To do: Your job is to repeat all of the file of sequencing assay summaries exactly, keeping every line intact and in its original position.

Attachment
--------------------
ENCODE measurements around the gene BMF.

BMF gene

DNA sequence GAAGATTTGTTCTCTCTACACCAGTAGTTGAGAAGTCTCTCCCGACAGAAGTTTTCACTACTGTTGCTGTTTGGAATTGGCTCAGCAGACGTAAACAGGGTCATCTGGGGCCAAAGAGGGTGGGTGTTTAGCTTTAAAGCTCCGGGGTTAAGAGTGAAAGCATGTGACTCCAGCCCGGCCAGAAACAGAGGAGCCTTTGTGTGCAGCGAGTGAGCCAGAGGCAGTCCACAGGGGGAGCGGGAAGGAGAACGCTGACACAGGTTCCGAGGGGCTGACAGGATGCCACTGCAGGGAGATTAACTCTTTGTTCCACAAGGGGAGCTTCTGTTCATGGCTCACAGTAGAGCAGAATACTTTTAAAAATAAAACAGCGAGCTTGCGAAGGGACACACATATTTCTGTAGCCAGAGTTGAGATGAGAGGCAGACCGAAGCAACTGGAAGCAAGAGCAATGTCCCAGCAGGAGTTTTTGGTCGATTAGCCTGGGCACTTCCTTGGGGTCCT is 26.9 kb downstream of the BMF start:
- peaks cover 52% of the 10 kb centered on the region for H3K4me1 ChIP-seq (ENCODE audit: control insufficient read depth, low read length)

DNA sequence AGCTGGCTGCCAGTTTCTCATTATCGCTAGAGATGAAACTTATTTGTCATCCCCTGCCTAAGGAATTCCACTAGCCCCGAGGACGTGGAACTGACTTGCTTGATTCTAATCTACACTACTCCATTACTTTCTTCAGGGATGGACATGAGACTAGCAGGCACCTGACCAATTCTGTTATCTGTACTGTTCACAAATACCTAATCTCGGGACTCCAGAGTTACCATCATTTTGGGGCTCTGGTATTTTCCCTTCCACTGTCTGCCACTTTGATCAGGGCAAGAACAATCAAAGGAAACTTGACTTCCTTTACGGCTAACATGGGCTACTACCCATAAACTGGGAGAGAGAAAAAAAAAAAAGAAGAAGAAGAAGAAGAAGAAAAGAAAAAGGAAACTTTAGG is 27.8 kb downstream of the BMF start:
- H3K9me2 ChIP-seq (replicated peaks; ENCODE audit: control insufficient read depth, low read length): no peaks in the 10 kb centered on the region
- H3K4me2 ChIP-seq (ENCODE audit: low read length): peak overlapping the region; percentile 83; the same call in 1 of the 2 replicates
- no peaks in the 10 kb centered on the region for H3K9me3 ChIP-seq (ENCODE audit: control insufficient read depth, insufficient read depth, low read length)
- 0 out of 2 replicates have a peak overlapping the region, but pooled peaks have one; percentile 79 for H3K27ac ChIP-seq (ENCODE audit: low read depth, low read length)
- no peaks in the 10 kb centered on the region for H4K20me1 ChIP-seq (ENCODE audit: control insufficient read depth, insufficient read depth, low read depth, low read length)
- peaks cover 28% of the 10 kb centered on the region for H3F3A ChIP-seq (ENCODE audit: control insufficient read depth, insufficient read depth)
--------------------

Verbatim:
ENCODE measurements around the gene BMF.

BMF gene

DNA sequence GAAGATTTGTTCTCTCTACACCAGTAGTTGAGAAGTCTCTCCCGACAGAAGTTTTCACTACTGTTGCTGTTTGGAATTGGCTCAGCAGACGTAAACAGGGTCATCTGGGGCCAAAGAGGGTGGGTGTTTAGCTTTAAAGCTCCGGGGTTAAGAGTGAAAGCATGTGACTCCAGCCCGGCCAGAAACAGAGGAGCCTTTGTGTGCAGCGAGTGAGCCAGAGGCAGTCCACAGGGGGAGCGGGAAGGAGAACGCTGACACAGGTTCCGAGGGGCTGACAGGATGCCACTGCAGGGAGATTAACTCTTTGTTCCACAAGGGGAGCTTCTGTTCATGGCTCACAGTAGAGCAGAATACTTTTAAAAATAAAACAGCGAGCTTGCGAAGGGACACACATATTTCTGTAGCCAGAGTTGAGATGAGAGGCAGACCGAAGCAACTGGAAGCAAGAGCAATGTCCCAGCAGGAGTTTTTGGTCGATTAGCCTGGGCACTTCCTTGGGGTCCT is 26.9 kb downstream of the BMF start:
- peaks cover 52% of the 10 kb centered on the region for H3K4me1 ChIP-seq (ENCODE audit: control insufficient read depth, low read length)

DNA sequence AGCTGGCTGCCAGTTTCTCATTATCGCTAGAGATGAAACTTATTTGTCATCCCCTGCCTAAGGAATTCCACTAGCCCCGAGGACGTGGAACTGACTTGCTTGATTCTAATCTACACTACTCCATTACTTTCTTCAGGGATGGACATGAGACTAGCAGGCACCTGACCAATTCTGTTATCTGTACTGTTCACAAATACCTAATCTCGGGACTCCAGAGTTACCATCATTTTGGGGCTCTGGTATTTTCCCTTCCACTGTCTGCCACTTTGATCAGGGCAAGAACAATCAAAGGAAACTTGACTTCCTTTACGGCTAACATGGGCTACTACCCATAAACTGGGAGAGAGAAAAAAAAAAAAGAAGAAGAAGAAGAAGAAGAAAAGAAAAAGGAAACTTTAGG is 27.8 kb downstream of the BMF start:
- H3K9me2 ChIP-seq (replicated peaks; ENCODE audit: control insufficient read depth, low read length): no peaks in the 10 kb centered on the region
- H3K4me2 ChIP-seq (ENCODE audit: low read length): peak overlapping the region; percentile 83; the same call in 1 of the 2 replicates
- no peaks in the 10 kb centered on the region for H3K9me3 ChIP-seq (ENCODE audit: control insufficient read depth, insufficient read depth, low read length)
- 0 out of 2 replicates have a peak overlapping the region, but pooled peaks have one; percentile 79 for H3K27ac ChIP-seq (ENCODE audit: low read depth, low read length)
- no peaks in the 10 kb centered on the region for H4K20me1 ChIP-seq (ENCODE audit: control insufficient read depth, insufficient read depth, low read depth, low read length)
- peaks cover 28% of the 10 kb centered on the region for H3F3A ChIP-seq (ENCODE audit: control insufficient read depth, insufficient read depth)